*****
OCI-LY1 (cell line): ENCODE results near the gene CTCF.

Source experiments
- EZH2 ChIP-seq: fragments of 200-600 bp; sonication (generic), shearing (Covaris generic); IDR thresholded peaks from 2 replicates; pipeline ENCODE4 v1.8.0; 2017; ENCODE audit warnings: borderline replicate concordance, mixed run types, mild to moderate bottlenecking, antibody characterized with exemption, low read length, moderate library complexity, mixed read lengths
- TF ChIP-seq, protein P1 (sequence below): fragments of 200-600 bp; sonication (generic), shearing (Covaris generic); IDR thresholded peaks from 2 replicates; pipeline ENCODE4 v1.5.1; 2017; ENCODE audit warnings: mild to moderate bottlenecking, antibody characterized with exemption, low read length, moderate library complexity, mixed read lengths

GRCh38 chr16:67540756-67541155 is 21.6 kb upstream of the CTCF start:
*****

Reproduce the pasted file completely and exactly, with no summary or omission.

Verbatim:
OCI-LY1 (cell line): ENCODE results near the gene CTCF.

Source experiments
- EZH2 ChIP-seq: fragments of 200-600 bp; sonication (generic), shearing (Covaris generic); IDR thresholded peaks from 2 replicates; pipeline ENCODE4 v1.8.0; 2017; ENCODE audit warnings: borderline replicate concordance, mixed run types, mild to moderate bottlenecking, antibody characterized with exemption, low read length, moderate library complexity, mixed read lengths
- TF ChIP-seq, protein P1 (sequence below): fragments of 200-600 bp; sonication (generic), shearing (Covaris generic); IDR thresholded peaks from 2 replicates; pipeline ENCODE4 v1.5.1; 2017; ENCODE audit warnings: mild to moderate bottlenecking, antibody characterized with exemption, low read length, moderate library complexity, mixed read lengths

GRCh38 chr16:67540756-67541155 is 21.6 kb upstream of the CTCF start: